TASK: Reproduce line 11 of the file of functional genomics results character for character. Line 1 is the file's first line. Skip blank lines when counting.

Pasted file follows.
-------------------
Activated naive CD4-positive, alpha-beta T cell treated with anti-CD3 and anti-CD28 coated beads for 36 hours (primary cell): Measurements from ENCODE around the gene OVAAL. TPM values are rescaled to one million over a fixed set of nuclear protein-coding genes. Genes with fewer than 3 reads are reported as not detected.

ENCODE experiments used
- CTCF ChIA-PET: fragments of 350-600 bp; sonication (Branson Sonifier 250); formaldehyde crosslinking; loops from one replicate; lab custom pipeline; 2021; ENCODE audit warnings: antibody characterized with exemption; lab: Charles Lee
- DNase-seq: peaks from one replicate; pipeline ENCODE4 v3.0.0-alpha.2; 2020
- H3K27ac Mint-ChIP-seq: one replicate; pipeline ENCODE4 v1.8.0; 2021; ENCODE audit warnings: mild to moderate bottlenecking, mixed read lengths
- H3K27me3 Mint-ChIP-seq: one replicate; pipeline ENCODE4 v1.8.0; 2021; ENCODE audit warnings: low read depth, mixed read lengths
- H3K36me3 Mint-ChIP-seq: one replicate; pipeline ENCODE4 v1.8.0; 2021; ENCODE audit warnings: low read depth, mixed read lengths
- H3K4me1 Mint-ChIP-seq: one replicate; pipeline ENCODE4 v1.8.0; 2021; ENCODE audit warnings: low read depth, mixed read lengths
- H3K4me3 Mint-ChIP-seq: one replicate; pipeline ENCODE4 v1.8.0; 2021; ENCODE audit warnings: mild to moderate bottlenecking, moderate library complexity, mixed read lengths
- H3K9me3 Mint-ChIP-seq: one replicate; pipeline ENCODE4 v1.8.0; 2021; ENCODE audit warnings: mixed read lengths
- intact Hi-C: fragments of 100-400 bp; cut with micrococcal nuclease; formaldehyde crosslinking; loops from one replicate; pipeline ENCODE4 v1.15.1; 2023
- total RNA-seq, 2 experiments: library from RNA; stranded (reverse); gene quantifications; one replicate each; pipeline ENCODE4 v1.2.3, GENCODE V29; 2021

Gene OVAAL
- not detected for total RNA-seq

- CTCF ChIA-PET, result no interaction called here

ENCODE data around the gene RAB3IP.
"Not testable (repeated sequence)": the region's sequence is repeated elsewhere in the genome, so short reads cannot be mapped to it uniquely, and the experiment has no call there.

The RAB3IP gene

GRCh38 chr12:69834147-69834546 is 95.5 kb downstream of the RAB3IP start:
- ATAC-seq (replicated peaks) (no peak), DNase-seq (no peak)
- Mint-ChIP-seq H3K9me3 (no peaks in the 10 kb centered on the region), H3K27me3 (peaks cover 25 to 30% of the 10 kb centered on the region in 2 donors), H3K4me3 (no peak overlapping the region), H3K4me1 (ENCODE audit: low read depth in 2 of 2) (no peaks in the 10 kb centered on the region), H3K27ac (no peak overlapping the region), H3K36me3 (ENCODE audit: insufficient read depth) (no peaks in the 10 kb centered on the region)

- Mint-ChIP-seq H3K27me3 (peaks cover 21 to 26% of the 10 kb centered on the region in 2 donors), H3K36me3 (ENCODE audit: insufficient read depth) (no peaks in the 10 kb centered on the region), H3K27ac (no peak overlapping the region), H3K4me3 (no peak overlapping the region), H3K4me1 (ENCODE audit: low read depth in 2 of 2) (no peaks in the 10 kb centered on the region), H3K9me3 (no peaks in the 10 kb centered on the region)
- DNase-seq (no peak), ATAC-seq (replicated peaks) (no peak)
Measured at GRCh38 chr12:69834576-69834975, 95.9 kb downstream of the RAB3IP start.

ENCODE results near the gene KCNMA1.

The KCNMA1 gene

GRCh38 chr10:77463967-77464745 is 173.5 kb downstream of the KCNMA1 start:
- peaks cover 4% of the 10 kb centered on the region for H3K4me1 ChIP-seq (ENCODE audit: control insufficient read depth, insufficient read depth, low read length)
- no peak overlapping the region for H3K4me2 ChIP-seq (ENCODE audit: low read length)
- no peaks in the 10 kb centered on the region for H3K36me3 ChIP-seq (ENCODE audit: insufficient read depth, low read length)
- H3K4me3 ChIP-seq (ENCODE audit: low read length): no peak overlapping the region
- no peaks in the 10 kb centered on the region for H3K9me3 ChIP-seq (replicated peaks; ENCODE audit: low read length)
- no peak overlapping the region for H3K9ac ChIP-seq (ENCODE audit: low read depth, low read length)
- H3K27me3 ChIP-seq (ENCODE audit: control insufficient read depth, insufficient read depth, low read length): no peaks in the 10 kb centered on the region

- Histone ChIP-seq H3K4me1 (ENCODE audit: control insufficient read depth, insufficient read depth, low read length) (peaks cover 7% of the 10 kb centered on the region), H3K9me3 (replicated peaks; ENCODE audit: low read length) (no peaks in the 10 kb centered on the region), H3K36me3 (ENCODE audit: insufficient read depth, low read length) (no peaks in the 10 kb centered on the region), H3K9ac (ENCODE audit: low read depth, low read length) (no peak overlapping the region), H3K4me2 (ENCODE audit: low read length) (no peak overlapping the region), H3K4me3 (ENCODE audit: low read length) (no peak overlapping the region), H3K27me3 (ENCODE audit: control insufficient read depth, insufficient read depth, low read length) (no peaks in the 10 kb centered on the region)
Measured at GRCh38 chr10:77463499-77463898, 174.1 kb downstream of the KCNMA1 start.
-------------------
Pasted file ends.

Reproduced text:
- intact Hi-C: fragments of 100-400 bp; cut with micrococcal nuclease; formaldehyde crosslinking; loops from one replicate; pipeline ENCODE4 v1.15.1; 2023